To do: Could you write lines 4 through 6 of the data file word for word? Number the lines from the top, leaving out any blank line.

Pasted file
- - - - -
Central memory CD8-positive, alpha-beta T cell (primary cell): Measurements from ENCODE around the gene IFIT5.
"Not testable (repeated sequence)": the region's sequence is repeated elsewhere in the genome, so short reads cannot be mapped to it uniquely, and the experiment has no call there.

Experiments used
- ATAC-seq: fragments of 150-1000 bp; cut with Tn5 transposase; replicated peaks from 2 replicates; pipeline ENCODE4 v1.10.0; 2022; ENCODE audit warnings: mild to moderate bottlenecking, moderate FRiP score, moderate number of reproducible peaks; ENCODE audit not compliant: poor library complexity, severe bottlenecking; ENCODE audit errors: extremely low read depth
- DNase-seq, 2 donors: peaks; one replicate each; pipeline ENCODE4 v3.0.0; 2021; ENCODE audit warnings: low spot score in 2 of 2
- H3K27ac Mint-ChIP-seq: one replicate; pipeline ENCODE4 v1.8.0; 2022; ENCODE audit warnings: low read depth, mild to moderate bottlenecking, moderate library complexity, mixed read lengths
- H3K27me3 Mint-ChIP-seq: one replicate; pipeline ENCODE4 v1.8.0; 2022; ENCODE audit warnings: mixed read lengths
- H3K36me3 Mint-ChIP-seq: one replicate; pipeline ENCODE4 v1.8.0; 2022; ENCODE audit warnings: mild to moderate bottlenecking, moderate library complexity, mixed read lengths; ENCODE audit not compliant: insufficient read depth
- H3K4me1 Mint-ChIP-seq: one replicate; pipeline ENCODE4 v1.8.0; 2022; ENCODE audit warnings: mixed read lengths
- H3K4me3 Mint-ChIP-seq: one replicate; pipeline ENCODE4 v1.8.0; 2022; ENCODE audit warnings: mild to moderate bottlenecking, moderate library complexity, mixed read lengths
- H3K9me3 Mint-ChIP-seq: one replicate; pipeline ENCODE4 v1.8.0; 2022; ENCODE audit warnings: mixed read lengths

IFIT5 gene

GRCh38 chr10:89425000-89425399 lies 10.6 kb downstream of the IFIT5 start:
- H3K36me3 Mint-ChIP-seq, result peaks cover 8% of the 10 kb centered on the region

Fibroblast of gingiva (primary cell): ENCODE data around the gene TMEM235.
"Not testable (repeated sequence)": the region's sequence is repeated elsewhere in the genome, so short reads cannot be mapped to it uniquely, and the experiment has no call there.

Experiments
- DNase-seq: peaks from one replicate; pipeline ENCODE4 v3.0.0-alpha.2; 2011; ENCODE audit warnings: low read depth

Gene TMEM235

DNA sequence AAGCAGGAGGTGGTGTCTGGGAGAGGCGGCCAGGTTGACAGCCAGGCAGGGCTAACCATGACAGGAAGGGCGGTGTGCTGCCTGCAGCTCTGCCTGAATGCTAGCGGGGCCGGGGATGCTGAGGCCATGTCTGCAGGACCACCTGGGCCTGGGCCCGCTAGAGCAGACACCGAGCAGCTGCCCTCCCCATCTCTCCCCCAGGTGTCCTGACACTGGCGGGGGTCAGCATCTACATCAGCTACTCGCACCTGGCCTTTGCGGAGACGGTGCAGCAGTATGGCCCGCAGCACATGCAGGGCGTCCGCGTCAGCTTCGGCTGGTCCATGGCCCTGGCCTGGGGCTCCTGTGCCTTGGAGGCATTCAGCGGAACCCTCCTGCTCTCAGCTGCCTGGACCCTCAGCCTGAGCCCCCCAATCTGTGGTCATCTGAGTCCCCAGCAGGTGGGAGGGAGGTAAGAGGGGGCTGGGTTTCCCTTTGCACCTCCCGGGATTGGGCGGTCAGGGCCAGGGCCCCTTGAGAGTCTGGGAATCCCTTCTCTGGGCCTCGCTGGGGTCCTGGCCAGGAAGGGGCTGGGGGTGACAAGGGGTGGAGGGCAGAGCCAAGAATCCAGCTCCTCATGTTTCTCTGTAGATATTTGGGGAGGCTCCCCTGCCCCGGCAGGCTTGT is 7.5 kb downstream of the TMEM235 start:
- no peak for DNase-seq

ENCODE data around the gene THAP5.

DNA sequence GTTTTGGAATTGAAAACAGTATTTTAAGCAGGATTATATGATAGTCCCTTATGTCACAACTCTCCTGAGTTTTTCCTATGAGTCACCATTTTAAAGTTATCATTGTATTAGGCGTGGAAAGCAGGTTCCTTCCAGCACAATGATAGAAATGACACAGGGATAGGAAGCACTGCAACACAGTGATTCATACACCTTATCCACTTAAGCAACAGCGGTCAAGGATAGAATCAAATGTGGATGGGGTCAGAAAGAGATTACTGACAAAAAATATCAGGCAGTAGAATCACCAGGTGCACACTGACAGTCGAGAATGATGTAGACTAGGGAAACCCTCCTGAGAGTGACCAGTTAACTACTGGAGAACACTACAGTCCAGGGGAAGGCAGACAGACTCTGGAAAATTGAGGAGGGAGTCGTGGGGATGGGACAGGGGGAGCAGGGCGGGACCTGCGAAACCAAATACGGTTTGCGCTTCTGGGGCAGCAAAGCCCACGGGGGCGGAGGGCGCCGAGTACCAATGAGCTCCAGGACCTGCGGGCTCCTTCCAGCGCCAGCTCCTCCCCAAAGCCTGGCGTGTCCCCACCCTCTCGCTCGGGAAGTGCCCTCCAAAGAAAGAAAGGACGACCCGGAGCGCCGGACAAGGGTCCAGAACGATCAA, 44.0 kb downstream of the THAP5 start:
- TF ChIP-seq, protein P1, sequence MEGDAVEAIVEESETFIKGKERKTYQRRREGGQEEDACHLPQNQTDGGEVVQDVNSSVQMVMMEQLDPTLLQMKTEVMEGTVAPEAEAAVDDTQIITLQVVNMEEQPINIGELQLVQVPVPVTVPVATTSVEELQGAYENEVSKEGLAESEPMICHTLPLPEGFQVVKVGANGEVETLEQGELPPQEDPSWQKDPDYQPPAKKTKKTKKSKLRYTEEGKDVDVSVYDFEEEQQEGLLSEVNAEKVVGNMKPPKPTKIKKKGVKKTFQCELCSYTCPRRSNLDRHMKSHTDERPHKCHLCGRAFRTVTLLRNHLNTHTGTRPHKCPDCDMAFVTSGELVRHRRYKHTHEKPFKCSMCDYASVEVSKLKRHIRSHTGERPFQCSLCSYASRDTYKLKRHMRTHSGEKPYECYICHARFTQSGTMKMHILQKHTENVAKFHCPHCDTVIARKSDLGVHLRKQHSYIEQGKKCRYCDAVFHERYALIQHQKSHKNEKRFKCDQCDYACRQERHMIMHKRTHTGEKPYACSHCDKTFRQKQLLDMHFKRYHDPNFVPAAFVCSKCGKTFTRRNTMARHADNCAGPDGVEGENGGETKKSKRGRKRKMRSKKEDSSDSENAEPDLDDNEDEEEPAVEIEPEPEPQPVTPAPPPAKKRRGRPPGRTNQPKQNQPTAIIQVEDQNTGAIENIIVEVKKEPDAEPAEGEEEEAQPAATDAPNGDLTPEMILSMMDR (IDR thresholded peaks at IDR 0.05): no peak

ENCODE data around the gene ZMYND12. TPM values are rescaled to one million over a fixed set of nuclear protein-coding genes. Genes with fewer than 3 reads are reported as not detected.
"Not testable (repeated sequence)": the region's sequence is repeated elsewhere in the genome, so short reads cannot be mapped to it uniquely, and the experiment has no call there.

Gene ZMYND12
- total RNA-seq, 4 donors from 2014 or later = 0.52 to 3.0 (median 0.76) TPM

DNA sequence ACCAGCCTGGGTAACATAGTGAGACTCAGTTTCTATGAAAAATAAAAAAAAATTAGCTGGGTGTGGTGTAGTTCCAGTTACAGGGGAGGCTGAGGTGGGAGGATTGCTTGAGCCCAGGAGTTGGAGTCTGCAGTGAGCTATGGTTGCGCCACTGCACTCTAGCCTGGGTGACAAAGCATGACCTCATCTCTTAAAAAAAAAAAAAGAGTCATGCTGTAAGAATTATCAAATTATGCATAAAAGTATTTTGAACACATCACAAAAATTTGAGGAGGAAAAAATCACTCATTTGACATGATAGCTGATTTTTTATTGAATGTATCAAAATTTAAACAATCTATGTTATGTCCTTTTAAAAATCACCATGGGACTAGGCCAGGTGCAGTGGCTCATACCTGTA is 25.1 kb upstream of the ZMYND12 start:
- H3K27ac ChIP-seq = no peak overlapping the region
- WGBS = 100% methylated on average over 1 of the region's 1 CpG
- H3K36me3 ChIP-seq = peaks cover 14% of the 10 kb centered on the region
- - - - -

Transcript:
- ATAC-seq: fragments of 150-1000 bp; cut with Tn5 transposase; replicated peaks from 2 replicates; pipeline ENCODE4 v1.10.0; 2022; ENCODE audit warnings: mild to moderate bottlenecking, moderate FRiP score, moderate number of reproducible peaks; ENCODE audit not compliant: poor library complexity, severe bottlenecking; ENCODE audit errors: extremely low read depth
- DNase-seq, 2 donors: peaks; one replicate each; pipeline ENCODE4 v3.0.0; 2021; ENCODE audit warnings: low spot score in 2 of 2
- H3K27ac Mint-ChIP-seq: one replicate; pipeline ENCODE4 v1.8.0; 2022; ENCODE audit warnings: low read depth, mild to moderate bottlenecking, moderate library complexity, mixed read lengths